An ARDUOUS Hungover Trek to My Bronx Hangover Cure
A hangover and a snowstorm can’t keep me from this bliss.
Each year I find myself resenting the first instance of snowfall a little more than before.
I was born during a snowstorm in January of ‘87, and around every year my sister recalls the day I came back from the hospital as myself, my mother, my father, and grandfather picking her up from daycare during a snowstorm. As I grew into a child snow used to embody and imbue me with a sense of play.
Offering the only reprieve from school an Indian child could get away with during the school year, I waited and prayed for snow days to come.
But as each year passed I grew to know how truly cumbersome snow could be. It started with simple tasks like cleaning the driveway and sidewalk, which occasionally intersected with digging out the car and helping the neighbors. Minor inconveniences, but still tolerable. Eventually though as each winter came and went snow began to embody a sense of loss. Specifically time lost. Time I mismanaged each year prior, the time I would lose trying to navigate myself through it, and the time I would lose when all the cleaning would be for naught when snow would eventually return. I grew to resent it, especially after people would have the misgivings about how well they thought they had cleared up the mess only to have the remaining frozen fragments of snow crystallize into sharp stalagmites, sprinkled with equal measures of salt and dirt that cushioned itself into the underbellies of cars and the side of roads and crosswalks.
But what I think I truly dislike most about the snow is how it challenges you to move. The ground is smothered indiscriminately and there is a constant struggle to gain any sense of balance or footing within it. I like to tell myself I’m a simple man, who has always yearned for a world that would come to him, and the snow prevents that fantasy from feeling real. It’s my fault for ever believing that life can unfold before me with minimal effort, but still, the snow makes reality feel more real than it has any right to be. But I digress.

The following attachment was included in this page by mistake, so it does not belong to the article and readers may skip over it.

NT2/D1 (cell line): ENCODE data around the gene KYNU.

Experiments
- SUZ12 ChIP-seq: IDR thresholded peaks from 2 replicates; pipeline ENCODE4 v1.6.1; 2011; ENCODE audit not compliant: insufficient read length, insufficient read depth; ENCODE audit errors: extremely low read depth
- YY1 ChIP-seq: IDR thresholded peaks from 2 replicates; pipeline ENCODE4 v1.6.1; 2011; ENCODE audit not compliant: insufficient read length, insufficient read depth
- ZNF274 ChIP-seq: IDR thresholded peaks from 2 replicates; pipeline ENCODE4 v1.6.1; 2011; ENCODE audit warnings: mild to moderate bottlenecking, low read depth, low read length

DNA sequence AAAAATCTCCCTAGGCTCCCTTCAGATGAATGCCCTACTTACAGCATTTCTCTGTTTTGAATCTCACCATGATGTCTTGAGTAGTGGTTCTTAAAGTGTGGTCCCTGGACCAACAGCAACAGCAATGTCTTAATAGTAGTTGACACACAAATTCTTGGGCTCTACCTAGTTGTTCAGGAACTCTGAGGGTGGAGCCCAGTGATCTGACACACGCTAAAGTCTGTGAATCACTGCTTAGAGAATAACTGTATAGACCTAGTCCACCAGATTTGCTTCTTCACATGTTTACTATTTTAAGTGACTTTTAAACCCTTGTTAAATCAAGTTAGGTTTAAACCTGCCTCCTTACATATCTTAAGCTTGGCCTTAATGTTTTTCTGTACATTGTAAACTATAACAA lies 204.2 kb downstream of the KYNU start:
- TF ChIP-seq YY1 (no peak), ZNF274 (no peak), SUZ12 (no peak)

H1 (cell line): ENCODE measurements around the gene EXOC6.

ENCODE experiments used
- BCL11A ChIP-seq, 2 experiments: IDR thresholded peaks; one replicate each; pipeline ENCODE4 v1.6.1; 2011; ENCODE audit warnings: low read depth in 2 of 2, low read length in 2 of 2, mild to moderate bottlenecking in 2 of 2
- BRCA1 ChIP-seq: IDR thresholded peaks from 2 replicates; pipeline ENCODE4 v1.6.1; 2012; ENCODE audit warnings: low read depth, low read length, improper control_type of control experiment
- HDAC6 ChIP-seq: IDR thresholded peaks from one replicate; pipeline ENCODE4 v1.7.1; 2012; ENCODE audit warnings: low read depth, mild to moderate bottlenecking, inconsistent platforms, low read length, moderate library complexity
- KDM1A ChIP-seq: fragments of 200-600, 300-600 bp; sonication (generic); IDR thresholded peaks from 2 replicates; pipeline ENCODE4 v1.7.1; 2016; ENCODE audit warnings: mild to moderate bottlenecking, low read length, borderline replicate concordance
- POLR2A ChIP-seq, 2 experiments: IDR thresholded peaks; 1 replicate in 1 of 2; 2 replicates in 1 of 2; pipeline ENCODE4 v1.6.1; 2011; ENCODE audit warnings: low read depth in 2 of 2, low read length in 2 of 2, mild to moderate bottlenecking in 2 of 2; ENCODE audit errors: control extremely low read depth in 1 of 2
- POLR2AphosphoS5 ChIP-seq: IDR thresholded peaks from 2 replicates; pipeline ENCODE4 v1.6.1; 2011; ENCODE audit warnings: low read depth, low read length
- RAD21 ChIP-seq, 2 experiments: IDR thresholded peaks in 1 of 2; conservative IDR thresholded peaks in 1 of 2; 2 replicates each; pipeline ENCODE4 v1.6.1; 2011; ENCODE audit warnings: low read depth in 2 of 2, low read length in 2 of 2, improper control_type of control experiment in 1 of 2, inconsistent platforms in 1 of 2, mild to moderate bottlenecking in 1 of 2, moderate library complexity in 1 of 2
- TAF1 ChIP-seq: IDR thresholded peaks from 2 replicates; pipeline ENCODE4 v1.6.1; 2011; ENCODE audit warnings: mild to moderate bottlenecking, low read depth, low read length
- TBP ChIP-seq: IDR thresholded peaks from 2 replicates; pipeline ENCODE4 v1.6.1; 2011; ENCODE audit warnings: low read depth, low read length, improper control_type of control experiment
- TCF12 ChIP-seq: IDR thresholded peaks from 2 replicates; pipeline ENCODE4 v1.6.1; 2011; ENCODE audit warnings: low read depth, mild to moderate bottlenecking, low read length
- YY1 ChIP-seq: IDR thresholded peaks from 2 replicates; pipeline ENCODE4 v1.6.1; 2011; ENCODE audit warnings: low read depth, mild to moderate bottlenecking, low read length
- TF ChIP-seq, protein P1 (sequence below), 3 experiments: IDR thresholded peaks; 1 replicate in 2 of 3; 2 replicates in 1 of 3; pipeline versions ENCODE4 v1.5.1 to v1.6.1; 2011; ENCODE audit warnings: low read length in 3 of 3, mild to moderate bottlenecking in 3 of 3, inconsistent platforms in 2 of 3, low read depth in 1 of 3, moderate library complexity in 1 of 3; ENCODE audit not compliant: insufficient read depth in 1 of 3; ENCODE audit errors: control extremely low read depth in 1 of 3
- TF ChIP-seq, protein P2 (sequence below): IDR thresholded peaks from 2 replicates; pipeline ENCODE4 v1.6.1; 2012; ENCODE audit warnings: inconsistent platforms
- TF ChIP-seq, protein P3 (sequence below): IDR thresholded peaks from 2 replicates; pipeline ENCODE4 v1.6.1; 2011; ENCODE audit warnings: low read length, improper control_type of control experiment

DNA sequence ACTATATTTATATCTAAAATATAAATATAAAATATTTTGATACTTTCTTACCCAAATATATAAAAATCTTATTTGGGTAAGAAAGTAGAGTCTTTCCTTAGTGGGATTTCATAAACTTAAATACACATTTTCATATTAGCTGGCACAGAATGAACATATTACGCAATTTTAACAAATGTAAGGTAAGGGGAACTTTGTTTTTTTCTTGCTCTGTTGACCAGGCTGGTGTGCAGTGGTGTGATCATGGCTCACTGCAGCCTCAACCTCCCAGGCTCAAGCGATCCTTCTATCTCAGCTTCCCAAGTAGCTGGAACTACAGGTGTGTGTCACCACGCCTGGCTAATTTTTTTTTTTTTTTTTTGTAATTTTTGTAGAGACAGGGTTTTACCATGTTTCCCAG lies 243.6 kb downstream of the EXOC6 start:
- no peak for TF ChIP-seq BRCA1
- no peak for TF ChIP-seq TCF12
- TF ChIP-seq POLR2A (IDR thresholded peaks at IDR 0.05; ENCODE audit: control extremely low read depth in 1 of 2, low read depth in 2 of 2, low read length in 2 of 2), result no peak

It’s December 18th, I’m hungover, in a shared studio basement apartment in the Bronx, which is as glamorous as you might imagine but I insist you don’t, when a text wakes me up at around 11 in the morning.
It’s then I look out the window and I see it, fucking snow.“Fuck,” I let out to my window, as the snow proceeds to fuck me back. It’s sticking to the metallic stairwell leading to my apartment door.
This isn’t good, snow is never good, especially when you’re in bed, especially when you’re hungover, especially in the city, especially in the Bronx.
My body’s a temple and right now the temple feels like shit. Every hangover I have ever gone through comes with it’s own trajectory of ups and downs, smiles and frowns, and as much as I like to tell myself that the old hair of the dog trick actually works, I just can’t feign ignorance on how repugnant the sight, smell, and sensation of alcohol would be back in my system at this minute. I need carbs, food, something to cushion my belly for the inevitable ebb and flow of pain and passivity that hangovers take me through.
I settle on a chicken roll and chicken salad from Pugsley’s Pizza, a family run pizza joint just outside the walls of Fordham University that is normally a handful of minutes away on foot from my apartment.
Remember that word, normally.
Snow takes any sense of the word normally away and decides to make it it’s own plaything.
What has for years been only a couple minute jaunt became a half an hour nightmare of hilarious proportions.
Remember how I was hungover? Well whatever semblance of style I may possess in sobriety is destroyed in drunkenness and composited from the wreckage when hungover. I decide on a winter coat, just thick enough, absolutely no undershirt because I can’t be asked to try to find a clean one in a pile of laundry that unceremoniously might have met it’s end of any sort of cleanliness because it happened to land on the floor of my apartment. Again, I’m not sure. And underneath said clothing?
One red shoe intended for my left foot, and one black shoe intended for my right. I could make the effort, but effort is something I choose not to allow myself to expend.